Archive for March, 2008

Goldberg Graffiti 1

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Goldberg Graffiti 1

At the essence of Urban Flute Project is the excitement of sharing impressions – both visual and acoustic – of incredible spaces and locations. Some time ago, in visiting old haunts in Guelph, I discovered this pedestrian underpass: a wonderfully graffitied tunnel that allows foot traffic to gain access to the Greyhound and Via platforms in the heart of the city.

On that first encounter, I either didn’t have music on me, or I didn’t have my recorder, was very short on time, my batteries were just out of juice, didn’t have my camera, etc, etc…or perhaps a combination of the above!

Yesterday, however, I got it right and had the music of Migot on the brain from reviewing soundfiles as I drove along the 401, as well as fresh batteries and disc-space on my Edirol.

When I cracked open the music, I discovered the theme for the Goldberg Variations tucked inside (warning to musicians: never tuck music inside music, as this creates incredible filing complexities!). In this case, inadvertently re-discovering music was actually the perfect surprise: music that I hadn’t laid eyes on since recording in a local TTC Station!

Goldberg Grafitti 2

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Goldberg Variation 2

This Aria from the opening of the famed Theme and Variations of Bach – written for an insomniac – particularly lends itself to the lyrical nature of the flute, at least in my estimation. And for you purists, I hasten to point out that, as is well-documented, Bach loved to hear his compositions played on instruments other than what they were originally written for, as was the practise of the day in the Baroque Era.

I get the busking urge periodically, however not the situation this time, despite the sounds of passersby; I was oddly gratified (hey: that word looks a lot like graffiti!) and delighted to have a family with a young child pass by behind me as I knelt playing – and offering a wave mid-phrase – at one side of the passageway, reading my manuscript off the floor of the tunnel.

(In double-checking the spelling of graffiti, I was reminded by my Webster’s that the word is based on ‘Graffito’ , the singular of the word to ‘to scribble, or scratch’…the word ‘stylus’ is even given mention, so here is yet another variation on the Goldberg, with someone playing an LP of Trevor Pinnock‘s rendition!)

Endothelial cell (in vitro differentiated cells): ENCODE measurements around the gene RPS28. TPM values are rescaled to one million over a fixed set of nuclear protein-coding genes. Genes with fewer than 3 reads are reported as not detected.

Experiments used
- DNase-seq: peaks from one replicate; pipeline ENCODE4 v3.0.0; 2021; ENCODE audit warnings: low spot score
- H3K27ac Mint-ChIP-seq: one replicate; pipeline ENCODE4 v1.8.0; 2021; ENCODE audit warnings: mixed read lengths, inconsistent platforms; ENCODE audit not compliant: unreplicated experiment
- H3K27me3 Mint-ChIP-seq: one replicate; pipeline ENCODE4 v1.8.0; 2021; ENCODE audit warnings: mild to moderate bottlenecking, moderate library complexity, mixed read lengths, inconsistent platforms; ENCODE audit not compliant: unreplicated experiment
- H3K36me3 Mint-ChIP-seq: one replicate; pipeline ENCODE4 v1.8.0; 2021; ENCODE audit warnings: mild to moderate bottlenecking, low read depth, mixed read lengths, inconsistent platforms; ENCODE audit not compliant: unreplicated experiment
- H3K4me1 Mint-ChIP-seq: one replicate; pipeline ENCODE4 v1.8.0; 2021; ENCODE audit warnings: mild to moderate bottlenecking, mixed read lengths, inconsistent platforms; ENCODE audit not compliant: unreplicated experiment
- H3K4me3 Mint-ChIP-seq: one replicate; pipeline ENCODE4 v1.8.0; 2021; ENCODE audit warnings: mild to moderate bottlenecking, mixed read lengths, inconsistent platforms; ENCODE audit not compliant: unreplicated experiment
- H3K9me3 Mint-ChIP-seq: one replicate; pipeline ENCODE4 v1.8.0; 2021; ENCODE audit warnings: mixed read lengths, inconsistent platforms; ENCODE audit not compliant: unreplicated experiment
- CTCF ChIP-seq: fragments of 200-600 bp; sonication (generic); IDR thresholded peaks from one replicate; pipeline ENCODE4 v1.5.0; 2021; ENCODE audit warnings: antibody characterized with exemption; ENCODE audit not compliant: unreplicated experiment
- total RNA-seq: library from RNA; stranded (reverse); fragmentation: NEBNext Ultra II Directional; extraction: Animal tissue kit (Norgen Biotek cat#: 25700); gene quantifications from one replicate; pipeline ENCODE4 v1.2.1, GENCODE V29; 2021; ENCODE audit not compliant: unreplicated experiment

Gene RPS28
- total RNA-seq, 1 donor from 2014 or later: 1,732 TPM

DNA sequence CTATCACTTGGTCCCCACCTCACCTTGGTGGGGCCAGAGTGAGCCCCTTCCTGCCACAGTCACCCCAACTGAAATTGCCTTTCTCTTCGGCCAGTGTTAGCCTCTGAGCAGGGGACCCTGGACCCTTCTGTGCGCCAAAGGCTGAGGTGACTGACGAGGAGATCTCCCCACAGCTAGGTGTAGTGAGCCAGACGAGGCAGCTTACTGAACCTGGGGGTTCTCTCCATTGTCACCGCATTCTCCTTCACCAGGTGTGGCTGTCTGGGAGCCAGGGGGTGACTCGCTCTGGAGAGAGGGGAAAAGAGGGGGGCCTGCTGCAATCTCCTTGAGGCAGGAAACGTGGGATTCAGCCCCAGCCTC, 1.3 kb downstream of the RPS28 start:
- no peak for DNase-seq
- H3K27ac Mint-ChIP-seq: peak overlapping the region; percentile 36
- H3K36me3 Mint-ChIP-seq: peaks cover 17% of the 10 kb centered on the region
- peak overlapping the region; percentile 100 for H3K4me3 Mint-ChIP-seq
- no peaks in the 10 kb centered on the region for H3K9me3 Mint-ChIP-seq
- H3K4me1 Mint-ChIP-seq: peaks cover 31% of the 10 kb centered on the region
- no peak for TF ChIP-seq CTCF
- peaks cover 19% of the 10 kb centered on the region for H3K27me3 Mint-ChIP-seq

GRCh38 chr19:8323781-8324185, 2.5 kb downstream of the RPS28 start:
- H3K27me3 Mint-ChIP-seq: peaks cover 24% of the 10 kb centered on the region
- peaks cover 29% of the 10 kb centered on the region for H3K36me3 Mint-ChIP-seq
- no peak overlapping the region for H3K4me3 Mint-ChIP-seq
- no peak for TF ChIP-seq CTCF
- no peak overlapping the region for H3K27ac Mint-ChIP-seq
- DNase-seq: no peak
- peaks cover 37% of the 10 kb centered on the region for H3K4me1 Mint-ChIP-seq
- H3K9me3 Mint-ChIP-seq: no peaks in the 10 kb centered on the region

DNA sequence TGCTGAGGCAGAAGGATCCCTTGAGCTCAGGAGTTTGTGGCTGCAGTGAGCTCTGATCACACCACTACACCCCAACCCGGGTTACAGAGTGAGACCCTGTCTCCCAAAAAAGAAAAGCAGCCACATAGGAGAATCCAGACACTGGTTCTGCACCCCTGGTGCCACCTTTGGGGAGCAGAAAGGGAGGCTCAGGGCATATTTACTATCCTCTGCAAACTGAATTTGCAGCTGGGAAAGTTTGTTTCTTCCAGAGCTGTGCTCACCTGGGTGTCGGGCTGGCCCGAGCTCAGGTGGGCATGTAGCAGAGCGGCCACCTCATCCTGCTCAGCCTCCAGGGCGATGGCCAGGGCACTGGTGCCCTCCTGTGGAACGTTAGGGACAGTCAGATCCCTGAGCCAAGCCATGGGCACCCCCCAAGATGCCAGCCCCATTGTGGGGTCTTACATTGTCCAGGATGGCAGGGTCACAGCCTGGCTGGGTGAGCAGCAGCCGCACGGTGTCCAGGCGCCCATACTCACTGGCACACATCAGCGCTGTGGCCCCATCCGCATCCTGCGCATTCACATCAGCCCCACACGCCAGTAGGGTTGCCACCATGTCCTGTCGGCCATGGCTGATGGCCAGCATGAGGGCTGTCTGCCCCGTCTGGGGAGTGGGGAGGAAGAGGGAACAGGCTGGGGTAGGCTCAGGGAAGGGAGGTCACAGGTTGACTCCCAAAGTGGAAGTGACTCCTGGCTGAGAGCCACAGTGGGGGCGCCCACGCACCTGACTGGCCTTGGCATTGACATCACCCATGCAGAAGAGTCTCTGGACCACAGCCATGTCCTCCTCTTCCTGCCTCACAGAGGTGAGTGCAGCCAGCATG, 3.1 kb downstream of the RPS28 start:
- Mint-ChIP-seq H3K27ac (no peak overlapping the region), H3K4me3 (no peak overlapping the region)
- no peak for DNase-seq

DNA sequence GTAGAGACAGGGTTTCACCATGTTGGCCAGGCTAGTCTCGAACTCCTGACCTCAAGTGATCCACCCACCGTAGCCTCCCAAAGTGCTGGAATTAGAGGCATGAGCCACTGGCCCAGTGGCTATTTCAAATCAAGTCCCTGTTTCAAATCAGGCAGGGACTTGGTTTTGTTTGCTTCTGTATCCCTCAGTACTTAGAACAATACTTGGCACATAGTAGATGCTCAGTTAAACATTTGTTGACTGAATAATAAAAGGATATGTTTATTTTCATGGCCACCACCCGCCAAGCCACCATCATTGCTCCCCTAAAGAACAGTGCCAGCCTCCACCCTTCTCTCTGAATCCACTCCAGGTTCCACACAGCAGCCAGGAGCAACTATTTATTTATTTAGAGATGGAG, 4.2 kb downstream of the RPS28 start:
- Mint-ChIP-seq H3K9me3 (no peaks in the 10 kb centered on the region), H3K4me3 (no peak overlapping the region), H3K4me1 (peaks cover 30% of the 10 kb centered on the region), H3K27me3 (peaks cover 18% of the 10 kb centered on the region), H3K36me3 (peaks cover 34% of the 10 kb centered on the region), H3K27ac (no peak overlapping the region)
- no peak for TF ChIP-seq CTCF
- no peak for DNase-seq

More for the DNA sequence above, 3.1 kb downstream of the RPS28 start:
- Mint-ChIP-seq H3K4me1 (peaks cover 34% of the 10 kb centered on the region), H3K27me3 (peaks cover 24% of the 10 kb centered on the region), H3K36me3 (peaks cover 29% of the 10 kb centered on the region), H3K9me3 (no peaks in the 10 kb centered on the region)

Urban Flute is like an electronic version of graffiti, temporal etchings of ethereal, elusive situations: indelible, but ultimately destined to be painted over by the passage of time.

And what of Bach’s etchings and scribblings? One wikipedia google link doesn’t want to open for me, so let’s try good ol’ YouTube for an authentic rendition of this landmark composition!

I’ve always loved the distinctively finicky, pointillistic sound of the harpsichord, and Pierre Hantai sounds magnificent.

Glenn Gould is so very closely associated with this piece, however last time I checked he does not hold exclusive domain rights over the piece! G.G.’s famous twinned versions of the piece (the link provided is his famous second pass at the monumental work, decades after his 1950’s benchmark recording) and incidentally offers a superlative example of Bach’s music being performed on instruments other than what was the norm for the day when it was written, especially when contrasted with the quilled/plucked sounds of the harpsichord or clavichord (played here carelessly above tempo, and, well, nicely out of tune: not necessarily the norm for period instruments!).

Speaking of Gould, here is a treat if it’s your bent; did you know that, just before his untimely death, he was contempating a conducting career? Left-handed and all!

Fathoming the Depths

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Whale Song 2

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Middle of the night. Car barely visible back on the shoulder of the interstate, flashers insignificant in the distance. Cold granite, smooth as the starry night. Kneeling in the stirring grasses, I pay homage to the Whales .

Whale Riding Weather

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Whale Song 3

Heading east from Burlington and lake Champlain on a pleasant afternoon not so long ago, I spotted an incongruous sight on the other side of the Interstate: a distinctive and imposing pair of dark granite whale flukes pointing skywards from a grassy knoll. Taking care not to swerve across lanes or hit the shoulder of the rather empty highway, I craned my neck and made a mental note of the basic location, hoping to have a closer look at some point.

Sure enough, they were still there upon my return from Boston a few days later – and just to be sure they weren’t a figment of my imagination, I pulled off onto the gravel in the darkness, put on my flashers and stumbled off over uneven ground. Climbing a small rise of land towards these towering silhouettes, I navigated a low broken fence, and then I sang a song to the whales, shakuhachi-style, with the wind gusting gently, and occasional trucks passing in the early morning hours.

Whale Riding Weather indeed!